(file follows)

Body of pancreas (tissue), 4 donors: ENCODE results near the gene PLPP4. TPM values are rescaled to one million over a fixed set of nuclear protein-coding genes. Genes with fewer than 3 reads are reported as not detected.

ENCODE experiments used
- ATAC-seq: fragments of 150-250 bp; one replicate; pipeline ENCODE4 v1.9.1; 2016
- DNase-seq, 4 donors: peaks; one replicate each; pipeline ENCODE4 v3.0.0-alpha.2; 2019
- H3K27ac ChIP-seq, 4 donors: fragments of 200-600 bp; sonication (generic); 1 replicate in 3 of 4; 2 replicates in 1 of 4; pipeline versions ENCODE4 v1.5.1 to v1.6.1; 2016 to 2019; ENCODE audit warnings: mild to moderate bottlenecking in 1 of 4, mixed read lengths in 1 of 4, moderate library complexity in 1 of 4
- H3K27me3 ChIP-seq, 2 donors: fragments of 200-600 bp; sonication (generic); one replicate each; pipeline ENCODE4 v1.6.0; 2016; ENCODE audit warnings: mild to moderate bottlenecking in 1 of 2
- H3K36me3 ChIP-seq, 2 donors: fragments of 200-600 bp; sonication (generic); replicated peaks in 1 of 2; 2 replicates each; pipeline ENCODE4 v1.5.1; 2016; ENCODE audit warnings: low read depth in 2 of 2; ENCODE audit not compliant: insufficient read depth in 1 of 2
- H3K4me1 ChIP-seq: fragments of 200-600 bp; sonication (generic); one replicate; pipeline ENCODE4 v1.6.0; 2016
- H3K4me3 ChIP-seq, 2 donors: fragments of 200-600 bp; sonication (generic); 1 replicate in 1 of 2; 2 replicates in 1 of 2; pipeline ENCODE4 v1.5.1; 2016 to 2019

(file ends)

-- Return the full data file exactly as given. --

Body of pancreas (tissue), 4 donors: ENCODE results near the gene PLPP4. TPM values are rescaled to one million over a fixed set of nuclear protein-coding genes. Genes with fewer than 3 reads are reported as not detected.

ENCODE experiments used
- ATAC-seq: fragments of 150-250 bp; one replicate; pipeline ENCODE4 v1.9.1; 2016
- DNase-seq, 4 donors: peaks; one replicate each; pipeline ENCODE4 v3.0.0-alpha.2; 2019
- H3K27ac ChIP-seq, 4 donors: fragments of 200-600 bp; sonication (generic); 1 replicate in 3 of 4; 2 replicates in 1 of 4; pipeline versions ENCODE4 v1.5.1 to v1.6.1; 2016 to 2019; ENCODE audit warnings: mild to moderate bottlenecking in 1 of 4, mixed read lengths in 1 of 4, moderate library complexity in 1 of 4
- H3K27me3 ChIP-seq, 2 donors: fragments of 200-600 bp; sonication (generic); one replicate each; pipeline ENCODE4 v1.6.0; 2016; ENCODE audit warnings: mild to moderate bottlenecking in 1 of 2
- H3K36me3 ChIP-seq, 2 donors: fragments of 200-600 bp; sonication (generic); replicated peaks in 1 of 2; 2 replicates each; pipeline ENCODE4 v1.5.1; 2016; ENCODE audit warnings: low read depth in 2 of 2; ENCODE audit not compliant: insufficient read depth in 1 of 2
- H3K4me1 ChIP-seq: fragments of 200-600 bp; sonication (generic); one replicate; pipeline ENCODE4 v1.6.0; 2016
- H3K4me3 ChIP-seq, 2 donors: fragments of 200-600 bp; sonication (generic); 1 replicate in 1 of 2; 2 replicates in 1 of 2; pipeline ENCODE4 v1.5.1; 2016 to 2019